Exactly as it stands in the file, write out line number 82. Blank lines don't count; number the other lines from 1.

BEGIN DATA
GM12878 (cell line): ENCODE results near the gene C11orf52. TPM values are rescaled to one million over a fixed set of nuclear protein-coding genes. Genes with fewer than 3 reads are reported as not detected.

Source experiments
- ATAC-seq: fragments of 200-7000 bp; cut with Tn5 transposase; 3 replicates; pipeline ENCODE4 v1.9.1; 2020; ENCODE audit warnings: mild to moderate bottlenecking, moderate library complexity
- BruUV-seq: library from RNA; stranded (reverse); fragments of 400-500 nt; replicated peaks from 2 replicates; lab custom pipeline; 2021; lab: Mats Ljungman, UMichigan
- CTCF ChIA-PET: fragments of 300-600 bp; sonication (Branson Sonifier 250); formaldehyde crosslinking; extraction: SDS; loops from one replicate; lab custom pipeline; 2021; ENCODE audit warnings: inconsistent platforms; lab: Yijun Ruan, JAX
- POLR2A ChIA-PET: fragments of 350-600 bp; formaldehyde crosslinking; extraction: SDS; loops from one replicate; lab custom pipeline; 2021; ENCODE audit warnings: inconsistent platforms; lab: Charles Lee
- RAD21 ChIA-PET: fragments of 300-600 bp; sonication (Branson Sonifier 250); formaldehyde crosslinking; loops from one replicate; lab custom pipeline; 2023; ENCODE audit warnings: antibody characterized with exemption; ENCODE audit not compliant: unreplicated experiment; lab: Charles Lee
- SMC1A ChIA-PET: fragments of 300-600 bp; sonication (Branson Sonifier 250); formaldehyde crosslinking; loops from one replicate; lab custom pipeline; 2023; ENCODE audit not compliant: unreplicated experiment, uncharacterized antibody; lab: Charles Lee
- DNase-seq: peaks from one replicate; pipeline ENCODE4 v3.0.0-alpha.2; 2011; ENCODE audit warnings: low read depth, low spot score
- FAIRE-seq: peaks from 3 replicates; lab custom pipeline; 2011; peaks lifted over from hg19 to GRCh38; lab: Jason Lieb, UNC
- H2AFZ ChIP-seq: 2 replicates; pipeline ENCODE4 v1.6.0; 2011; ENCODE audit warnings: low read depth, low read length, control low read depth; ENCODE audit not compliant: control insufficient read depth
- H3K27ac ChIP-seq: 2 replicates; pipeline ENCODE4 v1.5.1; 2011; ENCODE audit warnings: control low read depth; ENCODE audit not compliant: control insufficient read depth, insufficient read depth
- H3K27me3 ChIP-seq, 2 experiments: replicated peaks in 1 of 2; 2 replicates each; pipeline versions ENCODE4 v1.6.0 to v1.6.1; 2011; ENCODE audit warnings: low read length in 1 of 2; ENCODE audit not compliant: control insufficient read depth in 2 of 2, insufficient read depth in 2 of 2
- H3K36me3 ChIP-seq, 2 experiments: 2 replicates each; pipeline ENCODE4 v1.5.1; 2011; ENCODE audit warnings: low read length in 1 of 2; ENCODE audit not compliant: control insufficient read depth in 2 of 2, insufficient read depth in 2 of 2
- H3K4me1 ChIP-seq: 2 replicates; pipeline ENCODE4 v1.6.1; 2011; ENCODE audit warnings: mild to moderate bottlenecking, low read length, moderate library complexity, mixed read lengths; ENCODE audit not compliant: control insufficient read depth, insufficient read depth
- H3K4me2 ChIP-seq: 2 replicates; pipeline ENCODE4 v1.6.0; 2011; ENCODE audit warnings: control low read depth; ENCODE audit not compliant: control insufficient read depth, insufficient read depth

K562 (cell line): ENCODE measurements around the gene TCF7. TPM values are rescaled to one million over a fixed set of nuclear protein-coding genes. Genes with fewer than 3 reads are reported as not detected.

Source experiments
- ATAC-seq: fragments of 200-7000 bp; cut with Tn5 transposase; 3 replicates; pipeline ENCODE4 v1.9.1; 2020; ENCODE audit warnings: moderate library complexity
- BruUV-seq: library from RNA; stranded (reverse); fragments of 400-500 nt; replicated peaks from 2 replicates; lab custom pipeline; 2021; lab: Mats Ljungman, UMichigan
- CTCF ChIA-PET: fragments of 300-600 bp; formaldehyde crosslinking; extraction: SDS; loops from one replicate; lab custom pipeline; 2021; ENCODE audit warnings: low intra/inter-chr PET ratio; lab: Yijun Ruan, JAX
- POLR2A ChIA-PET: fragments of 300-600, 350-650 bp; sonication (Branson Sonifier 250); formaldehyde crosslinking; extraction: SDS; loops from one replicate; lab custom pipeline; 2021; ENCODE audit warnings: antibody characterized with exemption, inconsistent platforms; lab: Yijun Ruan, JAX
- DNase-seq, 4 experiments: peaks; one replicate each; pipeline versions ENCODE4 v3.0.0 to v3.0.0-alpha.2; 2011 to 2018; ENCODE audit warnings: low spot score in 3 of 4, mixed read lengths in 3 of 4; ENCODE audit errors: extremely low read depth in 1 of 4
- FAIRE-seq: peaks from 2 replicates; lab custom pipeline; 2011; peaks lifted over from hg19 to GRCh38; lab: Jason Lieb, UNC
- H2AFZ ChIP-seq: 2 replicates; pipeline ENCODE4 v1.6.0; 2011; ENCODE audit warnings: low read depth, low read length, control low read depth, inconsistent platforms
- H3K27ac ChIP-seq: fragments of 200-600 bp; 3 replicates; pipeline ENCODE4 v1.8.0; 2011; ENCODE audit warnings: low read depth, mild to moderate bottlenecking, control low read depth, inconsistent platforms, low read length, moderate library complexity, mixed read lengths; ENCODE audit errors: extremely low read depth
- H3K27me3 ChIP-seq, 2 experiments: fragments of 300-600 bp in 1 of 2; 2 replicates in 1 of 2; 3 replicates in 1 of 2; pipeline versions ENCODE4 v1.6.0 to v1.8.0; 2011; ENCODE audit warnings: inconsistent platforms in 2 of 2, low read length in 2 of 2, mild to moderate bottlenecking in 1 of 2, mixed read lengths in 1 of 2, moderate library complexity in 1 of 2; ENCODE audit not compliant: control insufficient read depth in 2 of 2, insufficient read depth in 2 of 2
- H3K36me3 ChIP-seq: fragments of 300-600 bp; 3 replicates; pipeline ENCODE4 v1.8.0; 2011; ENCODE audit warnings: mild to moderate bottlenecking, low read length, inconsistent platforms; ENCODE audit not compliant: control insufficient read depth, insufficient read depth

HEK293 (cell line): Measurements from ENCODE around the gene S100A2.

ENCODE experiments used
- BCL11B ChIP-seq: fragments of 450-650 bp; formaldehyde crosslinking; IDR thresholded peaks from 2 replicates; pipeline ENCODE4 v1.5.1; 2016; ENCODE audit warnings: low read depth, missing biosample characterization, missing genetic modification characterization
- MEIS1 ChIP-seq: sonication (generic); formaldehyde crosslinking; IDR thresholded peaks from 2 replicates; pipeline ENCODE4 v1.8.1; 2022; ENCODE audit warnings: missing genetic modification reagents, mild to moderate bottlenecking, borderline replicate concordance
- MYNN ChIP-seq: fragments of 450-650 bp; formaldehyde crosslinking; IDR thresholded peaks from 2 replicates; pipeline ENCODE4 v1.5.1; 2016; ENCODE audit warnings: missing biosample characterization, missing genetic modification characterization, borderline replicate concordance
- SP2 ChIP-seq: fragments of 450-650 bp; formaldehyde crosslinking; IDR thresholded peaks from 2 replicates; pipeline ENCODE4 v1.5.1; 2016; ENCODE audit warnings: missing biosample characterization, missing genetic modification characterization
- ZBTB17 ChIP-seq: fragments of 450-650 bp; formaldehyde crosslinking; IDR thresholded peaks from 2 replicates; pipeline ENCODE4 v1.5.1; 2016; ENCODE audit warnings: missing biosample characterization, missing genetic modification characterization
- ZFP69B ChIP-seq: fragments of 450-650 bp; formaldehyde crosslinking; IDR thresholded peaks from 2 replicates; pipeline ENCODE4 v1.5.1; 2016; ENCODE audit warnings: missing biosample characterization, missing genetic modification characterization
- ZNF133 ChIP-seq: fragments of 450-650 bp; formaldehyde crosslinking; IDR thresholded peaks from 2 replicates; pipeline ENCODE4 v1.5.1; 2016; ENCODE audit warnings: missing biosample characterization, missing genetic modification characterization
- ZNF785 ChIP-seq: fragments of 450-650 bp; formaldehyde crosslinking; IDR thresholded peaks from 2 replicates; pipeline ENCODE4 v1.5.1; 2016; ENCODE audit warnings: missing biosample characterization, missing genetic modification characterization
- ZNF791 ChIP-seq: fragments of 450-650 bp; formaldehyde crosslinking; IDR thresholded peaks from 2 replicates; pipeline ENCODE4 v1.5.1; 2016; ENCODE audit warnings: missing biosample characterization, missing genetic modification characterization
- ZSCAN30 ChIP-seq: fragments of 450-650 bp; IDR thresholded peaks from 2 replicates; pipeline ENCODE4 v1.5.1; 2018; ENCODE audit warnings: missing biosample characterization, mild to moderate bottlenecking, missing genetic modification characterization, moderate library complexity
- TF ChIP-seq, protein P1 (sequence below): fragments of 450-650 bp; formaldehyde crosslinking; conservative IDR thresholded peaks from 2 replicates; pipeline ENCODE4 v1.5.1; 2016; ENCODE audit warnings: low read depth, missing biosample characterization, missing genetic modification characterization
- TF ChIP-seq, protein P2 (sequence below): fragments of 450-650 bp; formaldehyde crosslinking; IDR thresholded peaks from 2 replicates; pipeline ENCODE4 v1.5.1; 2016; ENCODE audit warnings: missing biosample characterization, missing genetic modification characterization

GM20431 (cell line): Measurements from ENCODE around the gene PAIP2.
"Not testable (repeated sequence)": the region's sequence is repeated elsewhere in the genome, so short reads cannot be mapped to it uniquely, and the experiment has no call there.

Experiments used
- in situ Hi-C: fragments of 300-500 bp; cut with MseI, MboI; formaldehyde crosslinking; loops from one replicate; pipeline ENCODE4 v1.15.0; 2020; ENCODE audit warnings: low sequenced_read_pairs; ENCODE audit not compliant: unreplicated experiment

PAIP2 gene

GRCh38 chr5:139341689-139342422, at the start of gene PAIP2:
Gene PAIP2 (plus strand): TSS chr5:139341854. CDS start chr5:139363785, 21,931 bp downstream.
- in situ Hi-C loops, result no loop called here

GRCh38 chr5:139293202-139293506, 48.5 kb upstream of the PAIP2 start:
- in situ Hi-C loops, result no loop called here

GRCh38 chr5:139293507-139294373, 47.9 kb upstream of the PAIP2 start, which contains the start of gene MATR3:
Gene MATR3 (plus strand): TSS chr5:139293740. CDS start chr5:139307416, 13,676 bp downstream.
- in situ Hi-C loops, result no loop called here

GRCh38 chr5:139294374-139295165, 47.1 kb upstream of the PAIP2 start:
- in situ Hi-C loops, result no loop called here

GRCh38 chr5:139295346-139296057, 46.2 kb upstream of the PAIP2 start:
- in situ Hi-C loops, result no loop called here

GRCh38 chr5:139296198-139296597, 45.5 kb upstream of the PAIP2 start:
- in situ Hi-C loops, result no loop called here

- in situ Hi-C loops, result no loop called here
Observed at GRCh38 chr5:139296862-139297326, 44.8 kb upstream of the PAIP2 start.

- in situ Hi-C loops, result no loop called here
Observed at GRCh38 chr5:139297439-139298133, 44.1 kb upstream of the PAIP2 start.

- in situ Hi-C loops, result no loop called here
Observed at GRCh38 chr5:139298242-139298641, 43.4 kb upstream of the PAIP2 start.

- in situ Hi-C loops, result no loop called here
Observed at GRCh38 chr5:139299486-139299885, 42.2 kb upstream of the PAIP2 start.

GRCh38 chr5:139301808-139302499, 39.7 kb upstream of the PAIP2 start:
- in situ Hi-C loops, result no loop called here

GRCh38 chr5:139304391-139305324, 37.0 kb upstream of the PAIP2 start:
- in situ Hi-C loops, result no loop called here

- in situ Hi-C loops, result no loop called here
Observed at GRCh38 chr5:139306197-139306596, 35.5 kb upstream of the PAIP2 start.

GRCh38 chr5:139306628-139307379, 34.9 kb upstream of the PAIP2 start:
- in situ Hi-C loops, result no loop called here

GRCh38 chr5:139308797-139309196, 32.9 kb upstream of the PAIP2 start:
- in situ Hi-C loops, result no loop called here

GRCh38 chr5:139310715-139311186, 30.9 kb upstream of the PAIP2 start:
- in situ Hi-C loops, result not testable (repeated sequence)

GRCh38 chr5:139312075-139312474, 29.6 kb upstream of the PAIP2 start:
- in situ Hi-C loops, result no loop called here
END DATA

GRCh38 chr5:139312075-139312474, 29.6 kb upstream of the PAIP2 start: